Hurricane Irma made landfall in Florida on Sunday after leaving at least 25 dead since the now Category 4 storm first hit many Caribbean islands last week, authorities of the US state announced.
A sudden shift in the trajectory of the storm, the eye of the hurricane is now expected to touch land not in Miami but in Florida Keys in the far south, moving towards Naples, Fort Mayers and the Tampa Bay on the west coast. This has made evacuation and other preparations challenging, according to the National Hurricane Centre (NHC).
Hours before the arrival of Irma, which is advancing with winds of about 200 km per hour and copious rainfall, a massive outage had left tens of thousands of people without power in southern Florida, reports Efe news.
The authorities had ordered the evacuation of more than five million people from the most vulnerable areas, especially along the shoreline, where Irma is expected to raise tide levels by up to 16 feet, leading to massive flooding in some areas along the coastline.
The state has been bracing for the arrival of Irma for days now on an emergency footing and thousands of people have left the most vulnerable counties of Miami-Dade, Broward and Palm Beach for safer areas, while those who stayed have been spending days fortifying their properties against the onslaught of the hurricane.
On Saturday night, Irma unleashed strong tornadoes in southern Florida while its eye was still on the coast of Cuba and even though it had lost some of its strength.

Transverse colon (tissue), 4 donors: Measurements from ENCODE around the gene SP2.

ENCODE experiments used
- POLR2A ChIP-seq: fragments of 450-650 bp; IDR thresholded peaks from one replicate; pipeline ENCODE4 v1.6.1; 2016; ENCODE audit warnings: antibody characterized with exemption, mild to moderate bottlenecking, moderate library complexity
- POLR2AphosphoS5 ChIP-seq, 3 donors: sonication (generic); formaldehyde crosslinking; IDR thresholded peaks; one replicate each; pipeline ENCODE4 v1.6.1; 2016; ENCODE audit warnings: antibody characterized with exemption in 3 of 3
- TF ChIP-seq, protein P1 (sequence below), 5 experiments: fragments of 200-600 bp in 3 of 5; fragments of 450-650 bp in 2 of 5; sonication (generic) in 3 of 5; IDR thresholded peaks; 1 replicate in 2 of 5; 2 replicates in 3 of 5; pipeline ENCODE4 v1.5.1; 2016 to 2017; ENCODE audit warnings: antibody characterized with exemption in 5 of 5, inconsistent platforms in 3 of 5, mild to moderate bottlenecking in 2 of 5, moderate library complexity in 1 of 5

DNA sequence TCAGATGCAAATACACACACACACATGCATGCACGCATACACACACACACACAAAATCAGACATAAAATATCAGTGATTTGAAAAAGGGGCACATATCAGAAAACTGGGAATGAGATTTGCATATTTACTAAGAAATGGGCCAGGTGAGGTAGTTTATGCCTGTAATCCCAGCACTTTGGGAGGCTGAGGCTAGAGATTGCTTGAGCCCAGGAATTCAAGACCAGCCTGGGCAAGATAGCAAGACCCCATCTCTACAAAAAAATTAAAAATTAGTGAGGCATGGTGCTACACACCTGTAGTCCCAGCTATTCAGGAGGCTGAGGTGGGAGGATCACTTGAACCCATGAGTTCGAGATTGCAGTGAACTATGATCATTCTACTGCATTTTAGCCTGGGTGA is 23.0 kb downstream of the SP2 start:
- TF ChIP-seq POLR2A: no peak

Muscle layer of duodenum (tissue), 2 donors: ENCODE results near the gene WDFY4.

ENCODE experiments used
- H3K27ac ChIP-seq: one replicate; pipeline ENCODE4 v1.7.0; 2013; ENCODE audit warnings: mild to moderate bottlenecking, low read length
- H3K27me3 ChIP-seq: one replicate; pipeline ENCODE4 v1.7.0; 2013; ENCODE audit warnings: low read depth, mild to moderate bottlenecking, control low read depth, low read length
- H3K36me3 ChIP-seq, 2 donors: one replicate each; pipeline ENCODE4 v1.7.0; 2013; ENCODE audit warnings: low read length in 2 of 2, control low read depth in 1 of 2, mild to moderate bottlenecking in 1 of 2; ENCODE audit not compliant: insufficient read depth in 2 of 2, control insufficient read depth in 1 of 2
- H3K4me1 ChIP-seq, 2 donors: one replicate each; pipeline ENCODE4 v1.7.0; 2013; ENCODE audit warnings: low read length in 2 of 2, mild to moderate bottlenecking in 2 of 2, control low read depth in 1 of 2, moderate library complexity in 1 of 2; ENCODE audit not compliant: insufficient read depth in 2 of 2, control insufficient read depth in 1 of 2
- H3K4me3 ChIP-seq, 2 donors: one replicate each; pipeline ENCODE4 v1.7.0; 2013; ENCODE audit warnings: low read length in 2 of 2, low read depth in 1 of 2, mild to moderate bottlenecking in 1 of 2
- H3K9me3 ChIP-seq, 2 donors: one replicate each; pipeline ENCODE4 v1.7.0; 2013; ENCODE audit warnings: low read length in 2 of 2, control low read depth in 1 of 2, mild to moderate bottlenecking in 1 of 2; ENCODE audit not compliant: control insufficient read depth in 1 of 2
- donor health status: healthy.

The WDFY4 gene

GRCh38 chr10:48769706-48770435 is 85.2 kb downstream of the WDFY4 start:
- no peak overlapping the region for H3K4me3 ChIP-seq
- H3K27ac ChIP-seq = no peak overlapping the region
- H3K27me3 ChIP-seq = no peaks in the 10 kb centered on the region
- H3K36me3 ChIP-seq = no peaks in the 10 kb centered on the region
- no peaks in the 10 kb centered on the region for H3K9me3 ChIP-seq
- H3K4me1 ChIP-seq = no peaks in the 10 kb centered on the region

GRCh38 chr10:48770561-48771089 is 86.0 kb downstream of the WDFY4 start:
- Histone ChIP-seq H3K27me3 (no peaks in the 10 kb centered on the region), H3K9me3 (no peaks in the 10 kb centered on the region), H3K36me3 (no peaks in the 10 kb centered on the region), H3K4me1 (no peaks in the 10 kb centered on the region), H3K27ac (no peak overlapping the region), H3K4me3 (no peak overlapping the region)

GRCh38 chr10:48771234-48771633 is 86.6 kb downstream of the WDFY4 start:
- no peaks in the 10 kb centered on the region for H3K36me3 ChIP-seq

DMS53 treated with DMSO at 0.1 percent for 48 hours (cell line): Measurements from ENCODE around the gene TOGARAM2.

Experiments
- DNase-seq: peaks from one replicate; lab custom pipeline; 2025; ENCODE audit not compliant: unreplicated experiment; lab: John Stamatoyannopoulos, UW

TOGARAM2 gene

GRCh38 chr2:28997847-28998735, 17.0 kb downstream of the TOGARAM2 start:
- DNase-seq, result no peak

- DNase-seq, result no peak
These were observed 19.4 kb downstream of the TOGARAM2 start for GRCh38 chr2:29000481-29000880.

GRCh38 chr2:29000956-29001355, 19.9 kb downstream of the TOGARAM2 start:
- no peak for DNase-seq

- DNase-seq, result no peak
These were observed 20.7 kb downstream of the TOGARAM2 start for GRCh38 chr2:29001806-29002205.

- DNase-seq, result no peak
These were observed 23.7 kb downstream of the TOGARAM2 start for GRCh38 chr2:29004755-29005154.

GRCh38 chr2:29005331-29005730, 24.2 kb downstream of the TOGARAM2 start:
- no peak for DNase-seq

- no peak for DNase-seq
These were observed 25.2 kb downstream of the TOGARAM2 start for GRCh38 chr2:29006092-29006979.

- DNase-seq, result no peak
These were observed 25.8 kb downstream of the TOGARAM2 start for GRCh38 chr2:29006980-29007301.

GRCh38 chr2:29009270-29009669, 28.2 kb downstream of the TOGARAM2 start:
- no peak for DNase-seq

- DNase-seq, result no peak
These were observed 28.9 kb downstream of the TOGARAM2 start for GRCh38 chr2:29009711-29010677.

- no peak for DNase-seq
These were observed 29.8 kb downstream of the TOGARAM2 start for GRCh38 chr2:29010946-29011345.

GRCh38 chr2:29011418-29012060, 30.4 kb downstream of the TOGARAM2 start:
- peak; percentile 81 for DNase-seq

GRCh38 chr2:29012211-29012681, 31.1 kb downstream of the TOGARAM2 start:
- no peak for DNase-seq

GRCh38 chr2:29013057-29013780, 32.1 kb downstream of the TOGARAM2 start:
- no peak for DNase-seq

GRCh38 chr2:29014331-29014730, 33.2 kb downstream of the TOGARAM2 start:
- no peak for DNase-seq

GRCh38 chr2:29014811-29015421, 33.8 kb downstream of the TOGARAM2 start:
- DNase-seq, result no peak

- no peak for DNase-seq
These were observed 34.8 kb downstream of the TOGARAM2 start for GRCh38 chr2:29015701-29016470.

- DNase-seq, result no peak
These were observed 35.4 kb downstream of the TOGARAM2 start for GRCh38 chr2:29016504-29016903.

So far, at least 36 million people were under hurricane warning, CNN reported.
“If you have been ordered to evacuate, you need to leave now. This is your last chance to make a good decision,” Florida Governor Rick Scott said at a news briefing on Saturday evening.
The major concern for Florida was the storm surge, which is like a sustained high tide that can cause devastating flooding, warning that it could reach as high as 15 feet in some areas.
A storm surge warning is in place for the Florida Keys, Tampa Bay, and an extensive stretch of coastline, wrapping most of the way around the state. At 11 on Saturday night, it was extended as far west as the Ochlockonee river.
“You can’t survive these storm surges…You’ve got to get out. You’ve got to evacuate. This storm is coming. Once the storm’s here, we can’t evacuate anybody,” Governor Scott added.